The difference however is that some of the Ontario Human Rights Tribunal case against Christian Horizons concerned the matter of who was being served; that is, that the clients of Christian Horizons represented a cross-section of the public at large.   That case can’t be made here, as both undergraduate and graduate students clearly make their academic choices most carefully and in full regard for the Christian institutions’  Christian heritage and practices.

However, in both cases, the larger issue is the right of organizations which don’t hide their Christian history and association to hire like minded staff, and to deliver a faith-based service using faith-based employees.   Committing to a lifestyle agreement or signing a statement of faith is one step toward having a staff that are all on the same page when it comes to motivation and spiritual ethics.

The EFC media release on the Christian Horizons is quite clear:

“This decision was shocking,” states Faye Sonier, Legal Counsel for the EFC. “It’s inconsistent with long-standing Supreme Court jurisprudence that clearly sets out that people of faith can choose to gather for ministry works and service – this has been confirmed as an extension of their right to freedom of religion.”

Without over-reacting, the bottom line is that it’s not academic freedom that’s currently under threat, but clearly it’s the freedom of Christians and in particular Evangelical Christians in Canada.

Where will the next battle be staging?

September 3, 2009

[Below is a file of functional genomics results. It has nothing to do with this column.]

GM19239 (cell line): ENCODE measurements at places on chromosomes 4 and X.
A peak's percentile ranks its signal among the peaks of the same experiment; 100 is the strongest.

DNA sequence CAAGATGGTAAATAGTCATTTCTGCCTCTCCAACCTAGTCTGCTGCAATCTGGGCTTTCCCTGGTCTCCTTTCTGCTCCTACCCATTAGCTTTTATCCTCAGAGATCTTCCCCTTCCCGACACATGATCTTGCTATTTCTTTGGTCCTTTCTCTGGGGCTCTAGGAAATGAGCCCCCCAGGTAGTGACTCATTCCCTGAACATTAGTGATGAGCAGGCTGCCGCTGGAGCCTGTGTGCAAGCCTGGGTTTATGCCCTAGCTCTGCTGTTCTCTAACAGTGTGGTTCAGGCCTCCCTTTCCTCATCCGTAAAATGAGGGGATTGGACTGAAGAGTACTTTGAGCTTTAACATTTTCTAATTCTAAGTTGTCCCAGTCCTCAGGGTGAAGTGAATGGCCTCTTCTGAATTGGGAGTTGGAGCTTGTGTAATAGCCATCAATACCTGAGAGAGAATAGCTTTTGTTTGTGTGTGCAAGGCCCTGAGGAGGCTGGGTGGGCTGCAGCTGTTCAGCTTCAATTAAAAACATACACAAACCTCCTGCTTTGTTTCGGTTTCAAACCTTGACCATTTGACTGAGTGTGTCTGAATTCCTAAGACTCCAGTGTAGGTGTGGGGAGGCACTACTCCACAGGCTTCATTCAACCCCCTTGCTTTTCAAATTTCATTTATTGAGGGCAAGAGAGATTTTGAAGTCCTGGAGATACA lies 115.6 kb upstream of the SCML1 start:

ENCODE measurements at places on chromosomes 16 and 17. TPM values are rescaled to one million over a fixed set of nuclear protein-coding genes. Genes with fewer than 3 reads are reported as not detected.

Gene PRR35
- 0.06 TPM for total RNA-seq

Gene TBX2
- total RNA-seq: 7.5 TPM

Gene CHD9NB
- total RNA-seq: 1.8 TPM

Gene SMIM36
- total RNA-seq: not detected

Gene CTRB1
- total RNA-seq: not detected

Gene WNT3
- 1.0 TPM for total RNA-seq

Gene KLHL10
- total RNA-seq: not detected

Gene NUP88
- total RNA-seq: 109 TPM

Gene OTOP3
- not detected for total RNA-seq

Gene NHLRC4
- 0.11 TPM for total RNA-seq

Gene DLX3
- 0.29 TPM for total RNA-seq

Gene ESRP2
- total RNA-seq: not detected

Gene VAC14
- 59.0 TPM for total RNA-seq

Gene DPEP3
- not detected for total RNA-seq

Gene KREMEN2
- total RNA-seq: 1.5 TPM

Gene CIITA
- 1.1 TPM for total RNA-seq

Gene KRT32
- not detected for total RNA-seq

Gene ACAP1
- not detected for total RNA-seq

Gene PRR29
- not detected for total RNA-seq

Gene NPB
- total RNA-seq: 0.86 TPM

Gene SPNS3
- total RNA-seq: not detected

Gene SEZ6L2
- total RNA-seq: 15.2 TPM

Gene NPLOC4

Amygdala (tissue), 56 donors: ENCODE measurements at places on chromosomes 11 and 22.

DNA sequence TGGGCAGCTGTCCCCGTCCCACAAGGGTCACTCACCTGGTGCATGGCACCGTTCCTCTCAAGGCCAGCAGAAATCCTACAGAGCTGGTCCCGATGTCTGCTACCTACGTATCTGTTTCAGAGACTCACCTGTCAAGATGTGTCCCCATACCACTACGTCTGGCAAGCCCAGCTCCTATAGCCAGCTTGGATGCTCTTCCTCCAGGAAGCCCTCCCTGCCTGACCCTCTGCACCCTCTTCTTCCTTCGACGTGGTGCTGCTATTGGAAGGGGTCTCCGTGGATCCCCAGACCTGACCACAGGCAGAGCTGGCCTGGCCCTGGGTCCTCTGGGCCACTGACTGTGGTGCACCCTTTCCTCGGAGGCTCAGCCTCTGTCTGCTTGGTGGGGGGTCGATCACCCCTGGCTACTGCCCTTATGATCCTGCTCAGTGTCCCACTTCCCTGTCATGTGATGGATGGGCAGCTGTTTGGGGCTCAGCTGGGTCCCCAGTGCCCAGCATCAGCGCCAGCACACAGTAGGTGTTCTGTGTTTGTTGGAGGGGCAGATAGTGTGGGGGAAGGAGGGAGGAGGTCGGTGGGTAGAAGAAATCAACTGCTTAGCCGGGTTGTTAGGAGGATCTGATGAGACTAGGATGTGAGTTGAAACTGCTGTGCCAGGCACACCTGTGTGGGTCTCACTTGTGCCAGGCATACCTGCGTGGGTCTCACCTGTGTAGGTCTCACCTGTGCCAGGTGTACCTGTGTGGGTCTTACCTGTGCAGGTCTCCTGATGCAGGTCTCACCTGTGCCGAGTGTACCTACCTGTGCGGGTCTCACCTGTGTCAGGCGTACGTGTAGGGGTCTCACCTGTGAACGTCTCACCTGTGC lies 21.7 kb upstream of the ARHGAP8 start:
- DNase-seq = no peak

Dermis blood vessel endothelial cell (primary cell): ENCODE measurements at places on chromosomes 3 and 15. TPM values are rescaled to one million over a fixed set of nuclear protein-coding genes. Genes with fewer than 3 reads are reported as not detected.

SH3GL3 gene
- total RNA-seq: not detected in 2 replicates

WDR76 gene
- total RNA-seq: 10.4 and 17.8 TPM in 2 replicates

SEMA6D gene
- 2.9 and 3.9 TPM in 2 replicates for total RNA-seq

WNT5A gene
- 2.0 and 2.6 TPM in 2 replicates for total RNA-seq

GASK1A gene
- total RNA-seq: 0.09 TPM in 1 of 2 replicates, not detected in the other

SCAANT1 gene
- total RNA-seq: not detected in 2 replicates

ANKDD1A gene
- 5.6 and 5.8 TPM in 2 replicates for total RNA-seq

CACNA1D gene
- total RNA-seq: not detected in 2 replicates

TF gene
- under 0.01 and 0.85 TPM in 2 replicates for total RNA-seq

Does Your Denominational Label Describe Who You Are?

Filed under: Christian, theology — Tags: , , , , , , — paulthinkingoutloud @ 6:16 pm

Denominational Wordle

Yesterday in the comments section Kaybee hit the proverbial nail on the proverbial head with this:

“…Not sure what to call myself: Christian, of course; disciple of Christ; believer in, follower of, Jesus; born-again….

“Maybe that should be the next question you ask, Paul: ‘Does your denomination/church name describe who/what you are (ie: evangelical, reformed, pentecostal?) Or do you have an alternative label?'”

OK!  I’ll take the bait.   Maybe your form of compromise on this involves a hyphen (Post-Charismatic, Anglo-Catholic) or an amalgam (Bapticostal, Methodistmatic).  (I made the last one up.)   Or maybe, following what must be an increasing trend, your spouse worships somewhere completely different from where you attend weekend services.

Do you buy in on everything your church officially stands for?   Are you a Reformer who has reservations about limited atonement?   An Assemblies of God member who believes in tongues, but not as the sole manifestation of the fullness of the Holy Spirit?   A Roman Catholic who isn’t so sure about transubstantiation?

And what if you’re the pastor?   Is there a problem if the leader of the flock doesn’t buy in on the official statement of faith?    Can he/she have a public position on doctrines different from his/her private position?

I know that the comments-to-stats ratio on this blog is rather low.   I attribute that to the way I so eloquently present everything — I mean, what’s to add?   But now here’s one you can really sink your teeth into.   C’mon, you know you want to…

*Image: Cloud generator at Wordle.net

Create a free website or blog at WordPress.com.